The graph below shows a fixed-end frame subjected to a concentrated load in the mid-span of the horizontal member and the resulting deflected shape.
Let's draw tangent lines on the deflected shapes at joints B, we note that both the curved segments of BF & BE are deflected away from the respective tangent lines with the angle of rotation $\theta = 0$, which is the same as a cantilever beam, so we identify these surfaces are subjected to tension. The same phenomenon is noted at the support joint A (with respect to the vertical column), and at the load point.
Now we have identified all surfaces subjected to tension with the realization that the tension is caused/countered by a moment, therefore we can place the moment diagram accordingly - draw the moment diagram on the tension side of a member, which is the typical convention. (See graph below)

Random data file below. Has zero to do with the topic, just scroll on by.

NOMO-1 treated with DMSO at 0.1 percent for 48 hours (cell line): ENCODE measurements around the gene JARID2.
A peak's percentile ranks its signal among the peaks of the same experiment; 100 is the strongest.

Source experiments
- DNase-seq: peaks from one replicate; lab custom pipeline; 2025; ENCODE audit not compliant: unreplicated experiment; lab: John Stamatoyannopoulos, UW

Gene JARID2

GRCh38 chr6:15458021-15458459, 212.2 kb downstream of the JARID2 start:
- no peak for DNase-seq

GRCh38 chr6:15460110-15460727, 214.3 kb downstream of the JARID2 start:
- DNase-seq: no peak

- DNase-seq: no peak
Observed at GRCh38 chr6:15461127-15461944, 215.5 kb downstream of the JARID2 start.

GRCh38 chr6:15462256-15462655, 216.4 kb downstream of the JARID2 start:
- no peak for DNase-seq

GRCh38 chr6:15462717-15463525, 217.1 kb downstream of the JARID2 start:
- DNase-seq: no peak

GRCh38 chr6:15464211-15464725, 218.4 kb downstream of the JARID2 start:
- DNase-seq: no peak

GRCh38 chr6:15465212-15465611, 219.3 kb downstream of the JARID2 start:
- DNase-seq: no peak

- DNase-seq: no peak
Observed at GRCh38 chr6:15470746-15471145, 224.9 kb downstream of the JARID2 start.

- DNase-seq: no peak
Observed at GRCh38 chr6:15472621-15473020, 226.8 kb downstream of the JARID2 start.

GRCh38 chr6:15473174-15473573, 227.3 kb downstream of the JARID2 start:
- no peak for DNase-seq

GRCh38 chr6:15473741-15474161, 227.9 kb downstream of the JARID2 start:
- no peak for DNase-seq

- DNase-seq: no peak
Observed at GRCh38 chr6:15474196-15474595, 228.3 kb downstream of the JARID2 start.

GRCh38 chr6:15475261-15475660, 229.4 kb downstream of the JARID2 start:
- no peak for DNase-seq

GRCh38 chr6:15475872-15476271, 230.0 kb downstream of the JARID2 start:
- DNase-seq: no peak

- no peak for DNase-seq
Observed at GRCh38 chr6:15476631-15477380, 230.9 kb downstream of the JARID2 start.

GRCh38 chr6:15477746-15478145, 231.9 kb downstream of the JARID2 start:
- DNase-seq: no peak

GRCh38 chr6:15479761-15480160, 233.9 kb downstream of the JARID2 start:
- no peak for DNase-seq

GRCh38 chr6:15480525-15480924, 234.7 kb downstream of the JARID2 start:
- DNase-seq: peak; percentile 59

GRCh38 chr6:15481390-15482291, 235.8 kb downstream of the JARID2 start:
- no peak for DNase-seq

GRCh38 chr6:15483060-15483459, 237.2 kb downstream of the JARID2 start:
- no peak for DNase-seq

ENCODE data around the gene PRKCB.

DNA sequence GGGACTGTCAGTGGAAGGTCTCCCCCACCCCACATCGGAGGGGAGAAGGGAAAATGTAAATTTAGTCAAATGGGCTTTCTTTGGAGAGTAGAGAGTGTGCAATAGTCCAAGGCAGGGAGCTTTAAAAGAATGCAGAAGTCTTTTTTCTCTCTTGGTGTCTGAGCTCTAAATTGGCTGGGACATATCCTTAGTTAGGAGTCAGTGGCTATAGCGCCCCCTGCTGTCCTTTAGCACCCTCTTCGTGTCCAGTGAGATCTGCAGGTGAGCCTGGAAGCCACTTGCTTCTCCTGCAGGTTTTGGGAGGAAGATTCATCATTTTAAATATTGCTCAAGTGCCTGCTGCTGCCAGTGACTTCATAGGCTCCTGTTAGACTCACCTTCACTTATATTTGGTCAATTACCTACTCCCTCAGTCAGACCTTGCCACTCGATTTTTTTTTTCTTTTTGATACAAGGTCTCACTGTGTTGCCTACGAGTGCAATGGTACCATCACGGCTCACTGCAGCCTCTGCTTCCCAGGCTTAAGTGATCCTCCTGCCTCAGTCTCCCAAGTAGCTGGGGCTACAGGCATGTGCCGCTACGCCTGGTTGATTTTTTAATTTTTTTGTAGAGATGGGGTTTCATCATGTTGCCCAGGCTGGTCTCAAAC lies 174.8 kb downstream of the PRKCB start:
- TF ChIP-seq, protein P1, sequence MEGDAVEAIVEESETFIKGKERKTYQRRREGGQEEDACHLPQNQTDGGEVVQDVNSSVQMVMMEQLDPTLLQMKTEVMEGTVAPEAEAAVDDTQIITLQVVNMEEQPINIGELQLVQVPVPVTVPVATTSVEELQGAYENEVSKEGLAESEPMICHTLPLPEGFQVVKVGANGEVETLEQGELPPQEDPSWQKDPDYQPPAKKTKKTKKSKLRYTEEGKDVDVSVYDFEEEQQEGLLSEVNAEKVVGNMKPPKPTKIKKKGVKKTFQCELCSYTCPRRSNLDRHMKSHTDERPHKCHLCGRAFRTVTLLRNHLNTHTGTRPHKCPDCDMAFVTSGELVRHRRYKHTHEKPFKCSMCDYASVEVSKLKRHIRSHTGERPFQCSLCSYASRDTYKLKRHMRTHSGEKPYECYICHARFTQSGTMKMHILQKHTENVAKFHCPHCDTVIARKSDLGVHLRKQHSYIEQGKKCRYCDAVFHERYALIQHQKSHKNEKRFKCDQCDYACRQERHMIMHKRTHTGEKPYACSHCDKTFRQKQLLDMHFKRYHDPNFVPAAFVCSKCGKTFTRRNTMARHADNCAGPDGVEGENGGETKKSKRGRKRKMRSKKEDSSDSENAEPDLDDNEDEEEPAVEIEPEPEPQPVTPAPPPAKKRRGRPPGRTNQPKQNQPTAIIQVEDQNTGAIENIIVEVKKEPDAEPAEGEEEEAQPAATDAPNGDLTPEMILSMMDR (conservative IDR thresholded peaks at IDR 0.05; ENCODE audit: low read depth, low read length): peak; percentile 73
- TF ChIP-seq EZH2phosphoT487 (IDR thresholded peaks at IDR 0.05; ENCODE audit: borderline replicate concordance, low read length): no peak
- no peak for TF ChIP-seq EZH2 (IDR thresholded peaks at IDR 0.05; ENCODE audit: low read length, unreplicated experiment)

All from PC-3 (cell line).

On the graph above, the points E, F, G, and H are inflection points, at which, M = 0, and the directional sign changes on both sides of the inflection point. (At the support points of the columns, there is a pair of inward lateral forces, as shown on the first picture of your graph, that restricts the outward tendency of the legs. The lateral force produces a moment in the direction counter the moment at the support, and the internal moments of the column eventually cancel out at the inflection joint.)
Note, both the frame height to width ratio (h/L) and the ratio of the moment of inertia of the column vs the beam affects the moment intensities at the joints, nevertheless, for a framing column with consistent geometries throughout the height, the lower-end (support) moment of the column is always one-half of the moment at the upper-end beam-column joint.
I guess you are taking the class "Structural Analysis I", and prematurely wondering into the topics of the class of the next level. As it is essential to learn the classic methods before attempting to predict/estimate the results using simplification, I won't go beyond what I've offered thus far, so as not to confuse you or conflict with your future education.
Information (for this case only):